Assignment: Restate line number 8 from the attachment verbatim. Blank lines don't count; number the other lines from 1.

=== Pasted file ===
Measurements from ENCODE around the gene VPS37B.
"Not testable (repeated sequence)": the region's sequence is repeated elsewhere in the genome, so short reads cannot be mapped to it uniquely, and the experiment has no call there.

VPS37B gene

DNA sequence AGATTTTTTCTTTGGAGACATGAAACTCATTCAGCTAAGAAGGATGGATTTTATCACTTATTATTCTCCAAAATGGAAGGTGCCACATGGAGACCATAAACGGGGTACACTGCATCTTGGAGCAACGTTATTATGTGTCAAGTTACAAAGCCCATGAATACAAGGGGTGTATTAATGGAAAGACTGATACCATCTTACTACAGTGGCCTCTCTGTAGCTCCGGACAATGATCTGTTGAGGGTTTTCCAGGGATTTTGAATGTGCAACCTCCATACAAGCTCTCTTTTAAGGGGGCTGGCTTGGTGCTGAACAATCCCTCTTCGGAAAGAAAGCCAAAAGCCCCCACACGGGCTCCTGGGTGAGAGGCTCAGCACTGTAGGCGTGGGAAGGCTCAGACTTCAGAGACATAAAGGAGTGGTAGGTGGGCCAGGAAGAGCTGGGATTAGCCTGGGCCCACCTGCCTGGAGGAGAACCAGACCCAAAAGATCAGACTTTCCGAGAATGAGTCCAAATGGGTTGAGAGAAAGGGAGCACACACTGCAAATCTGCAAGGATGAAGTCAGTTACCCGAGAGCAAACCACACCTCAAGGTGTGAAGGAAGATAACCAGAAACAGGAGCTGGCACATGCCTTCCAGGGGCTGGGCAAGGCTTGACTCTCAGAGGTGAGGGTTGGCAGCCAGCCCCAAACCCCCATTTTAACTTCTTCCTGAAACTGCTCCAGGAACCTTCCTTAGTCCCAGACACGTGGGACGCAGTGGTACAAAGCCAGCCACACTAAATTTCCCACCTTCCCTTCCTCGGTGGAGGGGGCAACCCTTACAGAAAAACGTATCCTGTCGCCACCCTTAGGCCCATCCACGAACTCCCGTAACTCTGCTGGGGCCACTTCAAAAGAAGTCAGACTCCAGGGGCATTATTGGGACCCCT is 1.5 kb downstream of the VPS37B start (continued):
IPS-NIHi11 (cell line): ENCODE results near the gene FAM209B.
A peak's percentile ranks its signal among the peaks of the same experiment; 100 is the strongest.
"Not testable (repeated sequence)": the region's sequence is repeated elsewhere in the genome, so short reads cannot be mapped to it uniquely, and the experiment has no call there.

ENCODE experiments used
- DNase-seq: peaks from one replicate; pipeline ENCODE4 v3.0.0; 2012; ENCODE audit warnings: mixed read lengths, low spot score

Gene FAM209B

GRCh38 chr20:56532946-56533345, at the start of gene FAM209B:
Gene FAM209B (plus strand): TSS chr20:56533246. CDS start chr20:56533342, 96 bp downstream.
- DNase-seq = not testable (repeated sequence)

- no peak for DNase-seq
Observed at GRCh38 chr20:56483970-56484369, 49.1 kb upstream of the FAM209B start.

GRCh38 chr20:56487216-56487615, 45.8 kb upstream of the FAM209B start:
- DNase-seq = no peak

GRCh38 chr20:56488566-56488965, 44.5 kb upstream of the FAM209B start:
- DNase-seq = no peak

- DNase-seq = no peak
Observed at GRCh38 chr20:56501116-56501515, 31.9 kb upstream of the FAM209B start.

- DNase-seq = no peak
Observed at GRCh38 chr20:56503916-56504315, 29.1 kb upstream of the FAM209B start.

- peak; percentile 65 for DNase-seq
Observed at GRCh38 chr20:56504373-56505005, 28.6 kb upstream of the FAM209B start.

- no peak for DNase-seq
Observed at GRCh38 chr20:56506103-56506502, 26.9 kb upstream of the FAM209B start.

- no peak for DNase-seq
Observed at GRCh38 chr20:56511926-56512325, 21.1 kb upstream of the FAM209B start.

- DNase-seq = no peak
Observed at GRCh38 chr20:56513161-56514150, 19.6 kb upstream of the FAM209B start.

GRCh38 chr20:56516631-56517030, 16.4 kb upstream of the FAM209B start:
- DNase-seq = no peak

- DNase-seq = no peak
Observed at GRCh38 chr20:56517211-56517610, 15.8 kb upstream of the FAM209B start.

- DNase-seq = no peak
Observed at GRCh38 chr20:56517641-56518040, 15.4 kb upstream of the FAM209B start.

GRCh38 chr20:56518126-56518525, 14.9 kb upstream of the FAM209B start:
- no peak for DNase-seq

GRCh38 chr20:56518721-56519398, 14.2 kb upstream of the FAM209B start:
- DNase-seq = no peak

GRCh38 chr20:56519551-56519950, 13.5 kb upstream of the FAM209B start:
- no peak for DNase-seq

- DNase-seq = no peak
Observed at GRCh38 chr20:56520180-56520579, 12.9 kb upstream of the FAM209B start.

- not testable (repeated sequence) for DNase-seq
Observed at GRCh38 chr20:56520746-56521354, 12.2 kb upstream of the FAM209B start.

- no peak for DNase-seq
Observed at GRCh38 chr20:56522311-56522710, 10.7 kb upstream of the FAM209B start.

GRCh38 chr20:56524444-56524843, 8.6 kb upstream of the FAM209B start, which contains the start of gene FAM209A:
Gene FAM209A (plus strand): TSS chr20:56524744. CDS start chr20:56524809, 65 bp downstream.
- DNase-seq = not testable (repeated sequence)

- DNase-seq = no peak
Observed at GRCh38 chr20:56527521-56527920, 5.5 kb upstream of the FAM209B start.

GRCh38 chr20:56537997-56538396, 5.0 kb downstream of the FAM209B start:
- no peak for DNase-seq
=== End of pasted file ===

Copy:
ENCODE experiments used